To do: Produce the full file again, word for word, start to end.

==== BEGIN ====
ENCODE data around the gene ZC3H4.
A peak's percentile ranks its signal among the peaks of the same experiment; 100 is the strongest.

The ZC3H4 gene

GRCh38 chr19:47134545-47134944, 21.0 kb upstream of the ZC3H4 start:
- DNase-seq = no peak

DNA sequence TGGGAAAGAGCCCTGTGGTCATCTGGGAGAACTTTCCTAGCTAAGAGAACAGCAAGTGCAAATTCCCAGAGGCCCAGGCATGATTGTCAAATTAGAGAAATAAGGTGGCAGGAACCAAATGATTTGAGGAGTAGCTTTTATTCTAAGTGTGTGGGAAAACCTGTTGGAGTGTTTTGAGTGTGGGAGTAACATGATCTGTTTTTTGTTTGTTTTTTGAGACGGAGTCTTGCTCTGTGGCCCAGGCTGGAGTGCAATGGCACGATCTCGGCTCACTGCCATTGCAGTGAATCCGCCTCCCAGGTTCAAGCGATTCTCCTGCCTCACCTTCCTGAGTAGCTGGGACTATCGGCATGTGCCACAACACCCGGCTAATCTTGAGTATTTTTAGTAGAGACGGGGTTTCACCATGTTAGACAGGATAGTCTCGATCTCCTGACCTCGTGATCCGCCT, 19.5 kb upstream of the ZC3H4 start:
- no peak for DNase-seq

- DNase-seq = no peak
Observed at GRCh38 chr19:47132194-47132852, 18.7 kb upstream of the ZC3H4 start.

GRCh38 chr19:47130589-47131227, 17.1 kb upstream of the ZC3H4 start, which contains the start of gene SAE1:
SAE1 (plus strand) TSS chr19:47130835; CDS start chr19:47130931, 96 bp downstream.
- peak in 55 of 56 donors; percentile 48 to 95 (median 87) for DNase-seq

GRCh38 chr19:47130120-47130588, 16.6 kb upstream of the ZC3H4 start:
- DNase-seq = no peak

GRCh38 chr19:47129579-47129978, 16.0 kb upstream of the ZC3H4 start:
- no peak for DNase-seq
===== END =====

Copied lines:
ENCODE data around the gene ZC3H4.
A peak's percentile ranks its signal among the peaks of the same experiment; 100 is the strongest.

The ZC3H4 gene

GRCh38 chr19:47134545-47134944, 21.0 kb upstream of the ZC3H4 start:
- DNase-seq = no peak

DNA sequence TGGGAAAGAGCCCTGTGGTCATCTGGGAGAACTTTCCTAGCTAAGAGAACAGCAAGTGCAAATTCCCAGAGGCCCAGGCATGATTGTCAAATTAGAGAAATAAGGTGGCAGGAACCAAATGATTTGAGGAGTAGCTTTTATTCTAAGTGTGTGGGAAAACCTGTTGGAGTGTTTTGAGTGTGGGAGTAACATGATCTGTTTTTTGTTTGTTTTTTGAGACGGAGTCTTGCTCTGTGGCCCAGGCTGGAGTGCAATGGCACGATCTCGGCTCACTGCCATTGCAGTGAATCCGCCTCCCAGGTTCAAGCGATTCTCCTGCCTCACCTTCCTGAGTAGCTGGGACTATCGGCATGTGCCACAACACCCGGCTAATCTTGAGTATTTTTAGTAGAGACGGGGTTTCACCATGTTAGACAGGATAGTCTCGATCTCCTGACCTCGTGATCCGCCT, 19.5 kb upstream of the ZC3H4 start:
- no peak for DNase-seq

- DNase-seq = no peak
Observed at GRCh38 chr19:47132194-47132852, 18.7 kb upstream of the ZC3H4 start.

GRCh38 chr19:47130589-47131227, 17.1 kb upstream of the ZC3H4 start, which contains the start of gene SAE1:
SAE1 (plus strand) TSS chr19:47130835; CDS start chr19:47130931, 96 bp downstream.
- peak in 55 of 56 donors; percentile 48 to 95 (median 87) for DNase-seq

GRCh38 chr19:47130120-47130588, 16.6 kb upstream of the ZC3H4 start:
- DNase-seq = no peak

GRCh38 chr19:47129579-47129978, 16.0 kb upstream of the ZC3H4 start:
- no peak for DNase-seq